by Chris Turnbull
It has been several months since Mayor Gordon led the motion for the United Counties of Leeds and Grenville to sign a letter of support for Energy East (TransCanada) and several months since Chris Weissflog spoke at the Committee of the Whole on behalf of Sustainable North Grenville and other community members. Chris’s presentation demonstrated how long the Energy East pipeline has been before Council (2013), requested neutrality from Council until there were sufficient facts and effects of a potential pipeline, as per Council’s own Resolution, and requested that the Mayor withdraw his motion at the UCLG.
It was disappointing to attend that Committee of the Whole meeting and realize ranks had closed; according to the CAO, residents had misunderstood the Resolution’s meaning. By extension, this dismissed the issues of Municipal neutrality, conflict of interest, and acknowledgement of community interest. No apology was issued, despite the Mayor’s conflict of interest in this matter.
It seems somewhat as if the issue of the pipeline is a bit of a bugaboo that Council would rather side-step or, more simply, just not have it brought up again. In the absence of any information from Council, their role as Intervener, and what they might say on behalf of our community, is unclear. Yet, here is plenty of research to support the risk that an Energy East pipeline would present to North Grenville. A recent (September, 2016) technical report by Savaria, commissioned by the Council of Canadians and Ecology Ottawa, offers clear, scientific information directly related TransCanada’s claims about pipeline leaks and monitoring, aquifer contamination, and wetland/ecosystem effects.
Chris Weissflog’s recent articles, addressing not only the potential Energy East Pipeline and its negative effects on North Grenville, were there to be a dilbit leak into our aquifers, but the wider implications of continued fossil fuel investment and climate change facts, have been excellent and educational. Transparency and communication at the leadership level, good scientific measurement and data, and the ability to analyse and gather solid information in the face of superficial information that misleads rather than informs, are also components of his articles.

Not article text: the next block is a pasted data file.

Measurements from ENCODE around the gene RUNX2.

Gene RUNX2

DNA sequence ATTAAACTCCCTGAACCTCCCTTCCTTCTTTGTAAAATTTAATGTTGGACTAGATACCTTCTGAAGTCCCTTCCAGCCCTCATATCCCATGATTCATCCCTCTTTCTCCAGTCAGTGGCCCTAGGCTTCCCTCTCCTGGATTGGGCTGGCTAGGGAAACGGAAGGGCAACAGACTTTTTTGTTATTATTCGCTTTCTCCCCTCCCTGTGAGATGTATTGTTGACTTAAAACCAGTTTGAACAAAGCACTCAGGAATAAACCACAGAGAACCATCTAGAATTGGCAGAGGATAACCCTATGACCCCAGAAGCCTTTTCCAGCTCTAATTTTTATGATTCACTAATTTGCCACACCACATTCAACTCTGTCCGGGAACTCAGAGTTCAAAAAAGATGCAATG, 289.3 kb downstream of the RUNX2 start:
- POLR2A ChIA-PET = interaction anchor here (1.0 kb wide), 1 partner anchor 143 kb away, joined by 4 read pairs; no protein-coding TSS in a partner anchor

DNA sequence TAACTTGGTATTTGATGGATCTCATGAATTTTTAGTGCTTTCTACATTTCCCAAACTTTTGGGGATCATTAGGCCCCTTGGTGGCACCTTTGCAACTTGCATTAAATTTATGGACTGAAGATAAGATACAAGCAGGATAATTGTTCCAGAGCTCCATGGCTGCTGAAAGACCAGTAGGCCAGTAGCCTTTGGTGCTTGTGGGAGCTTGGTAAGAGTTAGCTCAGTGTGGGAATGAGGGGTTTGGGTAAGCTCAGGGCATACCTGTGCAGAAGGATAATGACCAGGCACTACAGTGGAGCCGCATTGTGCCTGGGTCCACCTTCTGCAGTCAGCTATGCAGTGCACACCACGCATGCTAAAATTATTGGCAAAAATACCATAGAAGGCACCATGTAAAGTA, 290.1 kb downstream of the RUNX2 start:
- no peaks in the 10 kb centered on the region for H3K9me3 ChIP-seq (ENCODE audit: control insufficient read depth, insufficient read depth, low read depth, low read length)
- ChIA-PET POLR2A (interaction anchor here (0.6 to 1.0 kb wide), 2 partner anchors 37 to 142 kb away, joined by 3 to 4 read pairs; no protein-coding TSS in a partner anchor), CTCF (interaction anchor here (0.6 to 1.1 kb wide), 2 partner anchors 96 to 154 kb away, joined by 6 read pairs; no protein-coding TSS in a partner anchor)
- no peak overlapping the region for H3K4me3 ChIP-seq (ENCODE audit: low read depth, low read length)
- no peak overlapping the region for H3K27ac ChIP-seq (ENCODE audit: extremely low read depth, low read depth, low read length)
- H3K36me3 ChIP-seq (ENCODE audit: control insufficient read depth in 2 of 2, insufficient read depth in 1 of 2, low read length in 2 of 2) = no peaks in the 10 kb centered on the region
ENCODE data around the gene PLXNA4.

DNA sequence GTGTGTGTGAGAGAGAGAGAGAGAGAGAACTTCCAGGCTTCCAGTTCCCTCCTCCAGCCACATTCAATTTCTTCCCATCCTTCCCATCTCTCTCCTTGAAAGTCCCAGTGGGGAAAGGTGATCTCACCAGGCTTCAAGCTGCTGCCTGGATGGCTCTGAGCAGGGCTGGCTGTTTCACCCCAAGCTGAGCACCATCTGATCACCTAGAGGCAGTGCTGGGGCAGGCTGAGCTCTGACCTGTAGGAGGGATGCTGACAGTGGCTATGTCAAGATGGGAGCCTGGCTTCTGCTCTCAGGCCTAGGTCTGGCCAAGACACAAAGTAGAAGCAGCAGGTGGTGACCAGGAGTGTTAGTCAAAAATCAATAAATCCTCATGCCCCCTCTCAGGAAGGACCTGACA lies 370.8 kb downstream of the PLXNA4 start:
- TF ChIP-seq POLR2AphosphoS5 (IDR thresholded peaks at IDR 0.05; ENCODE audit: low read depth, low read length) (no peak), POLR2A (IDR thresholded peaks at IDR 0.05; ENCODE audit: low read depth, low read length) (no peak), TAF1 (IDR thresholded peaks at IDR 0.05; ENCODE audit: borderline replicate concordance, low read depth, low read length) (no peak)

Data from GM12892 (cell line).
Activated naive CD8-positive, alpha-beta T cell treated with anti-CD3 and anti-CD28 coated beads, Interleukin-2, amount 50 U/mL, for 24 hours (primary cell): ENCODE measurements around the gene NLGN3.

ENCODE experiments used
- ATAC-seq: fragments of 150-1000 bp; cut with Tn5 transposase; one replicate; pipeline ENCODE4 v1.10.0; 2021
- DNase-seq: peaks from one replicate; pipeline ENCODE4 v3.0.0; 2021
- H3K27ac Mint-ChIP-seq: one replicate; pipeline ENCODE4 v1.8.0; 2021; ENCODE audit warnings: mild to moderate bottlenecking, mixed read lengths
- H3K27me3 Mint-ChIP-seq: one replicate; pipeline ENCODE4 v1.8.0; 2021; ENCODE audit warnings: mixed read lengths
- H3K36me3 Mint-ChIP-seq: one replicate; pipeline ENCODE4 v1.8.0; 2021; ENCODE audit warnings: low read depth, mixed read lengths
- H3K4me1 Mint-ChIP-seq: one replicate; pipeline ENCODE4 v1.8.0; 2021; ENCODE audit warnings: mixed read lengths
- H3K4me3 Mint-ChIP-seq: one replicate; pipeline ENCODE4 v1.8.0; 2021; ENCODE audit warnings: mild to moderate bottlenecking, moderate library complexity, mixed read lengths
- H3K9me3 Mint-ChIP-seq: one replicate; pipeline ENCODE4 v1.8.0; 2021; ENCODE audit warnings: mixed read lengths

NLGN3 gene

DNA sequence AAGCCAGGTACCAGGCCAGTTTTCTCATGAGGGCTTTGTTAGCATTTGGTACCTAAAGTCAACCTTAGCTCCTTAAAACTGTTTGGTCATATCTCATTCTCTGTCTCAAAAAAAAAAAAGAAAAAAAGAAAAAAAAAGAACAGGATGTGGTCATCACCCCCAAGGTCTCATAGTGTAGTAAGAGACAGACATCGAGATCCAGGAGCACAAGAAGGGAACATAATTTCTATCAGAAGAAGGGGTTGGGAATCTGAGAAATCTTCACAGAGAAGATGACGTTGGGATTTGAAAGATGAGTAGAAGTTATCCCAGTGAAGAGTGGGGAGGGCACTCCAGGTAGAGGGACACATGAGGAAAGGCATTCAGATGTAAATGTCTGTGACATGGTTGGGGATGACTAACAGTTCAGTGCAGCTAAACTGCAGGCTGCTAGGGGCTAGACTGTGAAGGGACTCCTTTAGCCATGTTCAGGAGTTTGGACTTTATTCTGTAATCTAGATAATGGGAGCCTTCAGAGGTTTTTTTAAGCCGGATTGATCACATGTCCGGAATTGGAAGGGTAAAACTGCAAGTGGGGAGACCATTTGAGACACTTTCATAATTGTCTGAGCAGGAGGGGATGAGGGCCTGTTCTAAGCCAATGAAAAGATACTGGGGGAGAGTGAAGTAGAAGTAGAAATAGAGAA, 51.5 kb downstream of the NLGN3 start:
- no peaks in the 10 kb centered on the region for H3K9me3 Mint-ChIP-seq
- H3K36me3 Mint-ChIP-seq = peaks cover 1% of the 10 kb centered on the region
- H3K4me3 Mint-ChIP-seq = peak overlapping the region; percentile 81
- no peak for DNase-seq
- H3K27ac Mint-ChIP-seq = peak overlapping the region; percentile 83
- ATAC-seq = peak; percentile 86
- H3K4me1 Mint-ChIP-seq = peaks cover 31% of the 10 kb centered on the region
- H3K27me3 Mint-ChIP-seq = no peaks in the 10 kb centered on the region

Chris writes on behalf of Sustainable North Grenville, demonstrating expertise from a range of community members who are actively thinking about community, climate change, and economic and social efficiencies in this changing political and environmental era. These articles take effort to write. It takes effort to address a Council unwilling to share information and members who are defensive when asked or challenged — who close ranks. It takes effort to touch base with our community in this way, also — where do residents stand in terms of the pipeline and the larger issues that the articles pinpoint? As a community, we need to acknowledge and deal with the fundamental issues that could irreversably affect us, the ecologies that support us and the species we live among.
The potential Energy East Pipeline needs to be discussed in a clear, considered, and well communicated way; we cannot rely on TransCanada, and their assurances and reassurances, to guide us. As a community, we need an indication that Council as a group is aware of the issues, has shaped some plans, and is prepared to, on behalf of residents, critically question TransCanada’s claims. Council has communicated nothing with respect to what is guiding their decision making, other than that TransCanada has been in touch. They need to open up.
A few questions: What information, particular to this region, has TransCanada supplied Council? Environmental assessments, crisis planning, potable water estimates, costs?
What information has Council gathered, independently of TransCanada? Is Council willing/able to strike a committee for Energy East, or communicate with residents before the NEB hearings?
Has Council reached out to Anishinaabeg (among which, Algonquin) or Haudenosaunee (Mohawk) nations, other Municipalities, and community groups to share knowledge and evidence? What information between groups could be shared? If the potential Energy East Pipeline were approved, what kinds of contingency plans (in case of dilbit leak) have Council devised?
Your voice is important. Pipelines do leak. We drink the water and exist on the land that the pipeline would run through. This is an issue that merits working together and sharing information. Perhaps our Council members don’t realize that the Energy East Pipeline is an issue of concern to many in our community. Let them know your thoughts — they are your representatives.
Sustainable North Grenville can be contacted via their website, if you have knowledge or additional information regarding the Energy East Pipeline. www.sustainablenorthgrenville.ca.